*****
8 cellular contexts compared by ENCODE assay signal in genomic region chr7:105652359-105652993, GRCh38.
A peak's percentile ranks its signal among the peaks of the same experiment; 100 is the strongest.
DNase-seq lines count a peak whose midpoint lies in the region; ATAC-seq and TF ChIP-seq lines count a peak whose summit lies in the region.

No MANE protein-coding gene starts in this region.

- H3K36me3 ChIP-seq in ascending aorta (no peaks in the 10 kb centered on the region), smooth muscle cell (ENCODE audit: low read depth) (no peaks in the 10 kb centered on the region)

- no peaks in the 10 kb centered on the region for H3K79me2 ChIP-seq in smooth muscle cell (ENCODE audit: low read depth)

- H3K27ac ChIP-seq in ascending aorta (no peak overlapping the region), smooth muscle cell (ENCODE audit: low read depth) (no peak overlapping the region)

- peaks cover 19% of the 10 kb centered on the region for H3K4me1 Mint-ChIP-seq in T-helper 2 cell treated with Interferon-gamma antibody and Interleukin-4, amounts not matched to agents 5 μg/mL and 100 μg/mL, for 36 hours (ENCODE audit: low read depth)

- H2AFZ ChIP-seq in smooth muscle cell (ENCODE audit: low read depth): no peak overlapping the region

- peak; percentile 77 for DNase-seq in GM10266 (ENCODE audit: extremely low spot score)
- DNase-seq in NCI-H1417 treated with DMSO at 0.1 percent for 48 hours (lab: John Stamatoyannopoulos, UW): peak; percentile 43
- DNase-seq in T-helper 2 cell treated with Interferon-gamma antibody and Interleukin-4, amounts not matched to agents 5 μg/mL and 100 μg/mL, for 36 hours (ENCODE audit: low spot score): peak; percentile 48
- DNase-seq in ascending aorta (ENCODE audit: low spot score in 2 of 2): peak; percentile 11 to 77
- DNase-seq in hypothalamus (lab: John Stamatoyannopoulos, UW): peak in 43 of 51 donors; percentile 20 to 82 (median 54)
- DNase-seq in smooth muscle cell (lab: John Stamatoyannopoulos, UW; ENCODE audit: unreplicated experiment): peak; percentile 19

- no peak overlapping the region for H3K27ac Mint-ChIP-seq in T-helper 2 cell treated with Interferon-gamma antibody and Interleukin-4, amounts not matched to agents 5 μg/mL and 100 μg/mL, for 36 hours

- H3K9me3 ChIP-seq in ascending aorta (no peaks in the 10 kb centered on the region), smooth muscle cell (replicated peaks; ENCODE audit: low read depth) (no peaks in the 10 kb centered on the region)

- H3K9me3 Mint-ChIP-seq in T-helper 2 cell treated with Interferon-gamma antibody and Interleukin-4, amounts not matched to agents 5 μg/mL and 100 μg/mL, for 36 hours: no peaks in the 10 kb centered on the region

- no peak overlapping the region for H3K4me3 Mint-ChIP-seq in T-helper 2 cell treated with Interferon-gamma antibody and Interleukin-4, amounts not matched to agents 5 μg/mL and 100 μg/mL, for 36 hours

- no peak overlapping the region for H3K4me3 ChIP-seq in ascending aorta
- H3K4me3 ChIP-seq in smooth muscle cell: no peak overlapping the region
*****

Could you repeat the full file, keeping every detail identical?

8 cellular contexts compared by ENCODE assay signal in genomic region chr7:105652359-105652993, GRCh38.
A peak's percentile ranks its signal among the peaks of the same experiment; 100 is the strongest.
DNase-seq lines count a peak whose midpoint lies in the region; ATAC-seq and TF ChIP-seq lines count a peak whose summit lies in the region.

No MANE protein-coding gene starts in this region.

- H3K36me3 ChIP-seq in ascending aorta (no peaks in the 10 kb centered on the region), smooth muscle cell (ENCODE audit: low read depth) (no peaks in the 10 kb centered on the region)

- no peaks in the 10 kb centered on the region for H3K79me2 ChIP-seq in smooth muscle cell (ENCODE audit: low read depth)

- H3K27ac ChIP-seq in ascending aorta (no peak overlapping the region), smooth muscle cell (ENCODE audit: low read depth) (no peak overlapping the region)

- peaks cover 19% of the 10 kb centered on the region for H3K4me1 Mint-ChIP-seq in T-helper 2 cell treated with Interferon-gamma antibody and Interleukin-4, amounts not matched to agents 5 μg/mL and 100 μg/mL, for 36 hours (ENCODE audit: low read depth)

- H2AFZ ChIP-seq in smooth muscle cell (ENCODE audit: low read depth): no peak overlapping the region

- peak; percentile 77 for DNase-seq in GM10266 (ENCODE audit: extremely low spot score)
- DNase-seq in NCI-H1417 treated with DMSO at 0.1 percent for 48 hours (lab: John Stamatoyannopoulos, UW): peak; percentile 43
- DNase-seq in T-helper 2 cell treated with Interferon-gamma antibody and Interleukin-4, amounts not matched to agents 5 μg/mL and 100 μg/mL, for 36 hours (ENCODE audit: low spot score): peak; percentile 48
- DNase-seq in ascending aorta (ENCODE audit: low spot score in 2 of 2): peak; percentile 11 to 77
- DNase-seq in hypothalamus (lab: John Stamatoyannopoulos, UW): peak in 43 of 51 donors; percentile 20 to 82 (median 54)
- DNase-seq in smooth muscle cell (lab: John Stamatoyannopoulos, UW; ENCODE audit: unreplicated experiment): peak; percentile 19

- no peak overlapping the region for H3K27ac Mint-ChIP-seq in T-helper 2 cell treated with Interferon-gamma antibody and Interleukin-4, amounts not matched to agents 5 μg/mL and 100 μg/mL, for 36 hours

- H3K9me3 ChIP-seq in ascending aorta (no peaks in the 10 kb centered on the region), smooth muscle cell (replicated peaks; ENCODE audit: low read depth) (no peaks in the 10 kb centered on the region)

- H3K9me3 Mint-ChIP-seq in T-helper 2 cell treated with Interferon-gamma antibody and Interleukin-4, amounts not matched to agents 5 μg/mL and 100 μg/mL, for 36 hours: no peaks in the 10 kb centered on the region

- no peak overlapping the region for H3K4me3 Mint-ChIP-seq in T-helper 2 cell treated with Interferon-gamma antibody and Interleukin-4, amounts not matched to agents 5 μg/mL and 100 μg/mL, for 36 hours

- no peak overlapping the region for H3K4me3 ChIP-seq in ascending aorta
- H3K4me3 ChIP-seq in smooth muscle cell: no peak overlapping the region